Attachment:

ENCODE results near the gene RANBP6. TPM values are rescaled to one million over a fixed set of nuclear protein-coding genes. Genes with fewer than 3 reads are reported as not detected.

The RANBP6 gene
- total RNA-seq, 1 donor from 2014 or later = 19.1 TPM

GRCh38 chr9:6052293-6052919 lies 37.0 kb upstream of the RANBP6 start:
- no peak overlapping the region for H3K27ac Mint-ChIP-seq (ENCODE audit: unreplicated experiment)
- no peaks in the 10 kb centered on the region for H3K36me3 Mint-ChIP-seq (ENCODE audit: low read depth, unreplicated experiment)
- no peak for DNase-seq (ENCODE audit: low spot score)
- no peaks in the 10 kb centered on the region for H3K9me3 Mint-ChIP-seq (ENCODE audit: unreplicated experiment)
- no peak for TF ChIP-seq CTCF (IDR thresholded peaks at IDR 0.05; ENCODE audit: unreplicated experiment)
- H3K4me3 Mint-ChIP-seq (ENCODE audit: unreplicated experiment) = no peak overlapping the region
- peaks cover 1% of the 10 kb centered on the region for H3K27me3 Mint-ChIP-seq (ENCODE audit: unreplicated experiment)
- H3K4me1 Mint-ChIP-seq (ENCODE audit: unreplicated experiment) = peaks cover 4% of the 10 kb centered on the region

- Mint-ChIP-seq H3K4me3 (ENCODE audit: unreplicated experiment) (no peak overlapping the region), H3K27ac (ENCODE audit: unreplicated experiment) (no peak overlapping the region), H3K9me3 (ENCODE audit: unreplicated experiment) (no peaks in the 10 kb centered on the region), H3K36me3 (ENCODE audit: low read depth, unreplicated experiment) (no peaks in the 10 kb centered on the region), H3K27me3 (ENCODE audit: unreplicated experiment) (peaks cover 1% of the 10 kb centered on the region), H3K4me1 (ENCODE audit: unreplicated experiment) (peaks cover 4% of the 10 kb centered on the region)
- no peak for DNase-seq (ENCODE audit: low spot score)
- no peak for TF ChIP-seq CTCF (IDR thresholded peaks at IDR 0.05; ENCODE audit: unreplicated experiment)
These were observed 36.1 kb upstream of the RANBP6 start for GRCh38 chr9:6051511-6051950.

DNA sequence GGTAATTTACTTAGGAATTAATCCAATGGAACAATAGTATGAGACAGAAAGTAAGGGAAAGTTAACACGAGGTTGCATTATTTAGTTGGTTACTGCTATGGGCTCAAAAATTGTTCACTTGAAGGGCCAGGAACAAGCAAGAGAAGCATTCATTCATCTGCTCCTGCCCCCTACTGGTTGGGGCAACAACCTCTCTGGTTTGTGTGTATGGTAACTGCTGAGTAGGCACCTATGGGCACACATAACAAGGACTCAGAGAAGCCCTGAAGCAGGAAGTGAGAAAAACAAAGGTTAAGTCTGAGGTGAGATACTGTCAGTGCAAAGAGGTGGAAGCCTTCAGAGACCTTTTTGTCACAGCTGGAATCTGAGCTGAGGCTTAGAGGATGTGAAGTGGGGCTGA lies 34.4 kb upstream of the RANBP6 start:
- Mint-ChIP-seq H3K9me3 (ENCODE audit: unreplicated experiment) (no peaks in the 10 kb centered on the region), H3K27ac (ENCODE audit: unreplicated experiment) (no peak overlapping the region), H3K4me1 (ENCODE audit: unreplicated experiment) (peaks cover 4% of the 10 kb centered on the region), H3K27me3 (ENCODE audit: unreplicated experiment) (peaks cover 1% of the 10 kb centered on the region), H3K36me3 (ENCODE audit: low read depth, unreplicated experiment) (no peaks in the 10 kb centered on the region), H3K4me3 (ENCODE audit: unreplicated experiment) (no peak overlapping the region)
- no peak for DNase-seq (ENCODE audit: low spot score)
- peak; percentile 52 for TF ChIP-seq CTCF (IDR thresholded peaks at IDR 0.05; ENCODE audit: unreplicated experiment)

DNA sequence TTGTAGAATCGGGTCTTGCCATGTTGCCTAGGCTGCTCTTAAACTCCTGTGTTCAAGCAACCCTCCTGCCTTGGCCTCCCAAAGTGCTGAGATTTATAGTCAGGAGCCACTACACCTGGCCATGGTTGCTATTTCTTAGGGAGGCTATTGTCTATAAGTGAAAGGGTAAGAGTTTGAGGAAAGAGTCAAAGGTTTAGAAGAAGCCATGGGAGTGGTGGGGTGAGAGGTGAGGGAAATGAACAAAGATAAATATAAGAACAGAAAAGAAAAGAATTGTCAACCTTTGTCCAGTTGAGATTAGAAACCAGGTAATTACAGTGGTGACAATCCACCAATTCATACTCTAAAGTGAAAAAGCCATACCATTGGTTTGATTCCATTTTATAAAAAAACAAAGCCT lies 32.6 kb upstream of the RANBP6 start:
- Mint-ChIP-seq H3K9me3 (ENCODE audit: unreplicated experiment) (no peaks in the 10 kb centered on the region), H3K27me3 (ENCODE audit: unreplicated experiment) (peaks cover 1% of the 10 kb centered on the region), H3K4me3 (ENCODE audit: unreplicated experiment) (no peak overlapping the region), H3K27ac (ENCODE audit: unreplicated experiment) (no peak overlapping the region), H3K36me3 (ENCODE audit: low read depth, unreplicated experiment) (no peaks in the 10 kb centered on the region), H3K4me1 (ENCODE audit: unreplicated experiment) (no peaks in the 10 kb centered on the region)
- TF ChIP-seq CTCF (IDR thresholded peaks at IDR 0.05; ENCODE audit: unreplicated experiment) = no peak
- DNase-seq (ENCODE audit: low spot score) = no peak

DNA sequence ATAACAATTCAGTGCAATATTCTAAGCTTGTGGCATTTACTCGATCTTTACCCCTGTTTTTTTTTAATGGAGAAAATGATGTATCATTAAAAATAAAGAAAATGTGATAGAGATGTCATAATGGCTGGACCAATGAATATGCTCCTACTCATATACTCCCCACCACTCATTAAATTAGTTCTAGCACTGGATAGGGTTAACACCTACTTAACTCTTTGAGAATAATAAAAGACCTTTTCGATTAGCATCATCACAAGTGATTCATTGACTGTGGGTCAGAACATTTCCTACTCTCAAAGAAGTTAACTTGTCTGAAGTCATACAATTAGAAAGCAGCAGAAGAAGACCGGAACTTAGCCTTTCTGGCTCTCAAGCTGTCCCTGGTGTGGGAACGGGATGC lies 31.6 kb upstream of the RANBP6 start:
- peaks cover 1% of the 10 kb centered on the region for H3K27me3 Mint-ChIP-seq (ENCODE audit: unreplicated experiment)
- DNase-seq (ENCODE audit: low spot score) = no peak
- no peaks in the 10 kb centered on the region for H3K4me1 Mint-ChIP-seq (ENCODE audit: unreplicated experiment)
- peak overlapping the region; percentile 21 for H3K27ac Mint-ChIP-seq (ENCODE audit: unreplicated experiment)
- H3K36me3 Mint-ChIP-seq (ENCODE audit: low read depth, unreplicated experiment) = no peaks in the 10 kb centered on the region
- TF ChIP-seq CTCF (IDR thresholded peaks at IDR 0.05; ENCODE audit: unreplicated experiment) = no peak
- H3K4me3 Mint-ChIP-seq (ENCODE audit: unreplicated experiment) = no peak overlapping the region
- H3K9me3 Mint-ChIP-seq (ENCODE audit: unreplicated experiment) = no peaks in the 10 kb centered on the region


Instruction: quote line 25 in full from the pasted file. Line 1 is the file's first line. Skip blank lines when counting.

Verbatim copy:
DNA sequence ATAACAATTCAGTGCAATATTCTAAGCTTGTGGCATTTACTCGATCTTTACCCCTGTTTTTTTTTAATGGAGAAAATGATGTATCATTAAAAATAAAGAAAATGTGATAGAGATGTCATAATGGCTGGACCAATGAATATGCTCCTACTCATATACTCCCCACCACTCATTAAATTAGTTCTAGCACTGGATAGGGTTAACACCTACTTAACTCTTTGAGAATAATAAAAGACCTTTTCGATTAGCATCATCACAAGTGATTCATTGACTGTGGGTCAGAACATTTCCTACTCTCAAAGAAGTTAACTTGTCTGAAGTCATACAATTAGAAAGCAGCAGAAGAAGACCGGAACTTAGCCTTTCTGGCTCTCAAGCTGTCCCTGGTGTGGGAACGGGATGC lies 31.6 kb upstream of the RANBP6 start: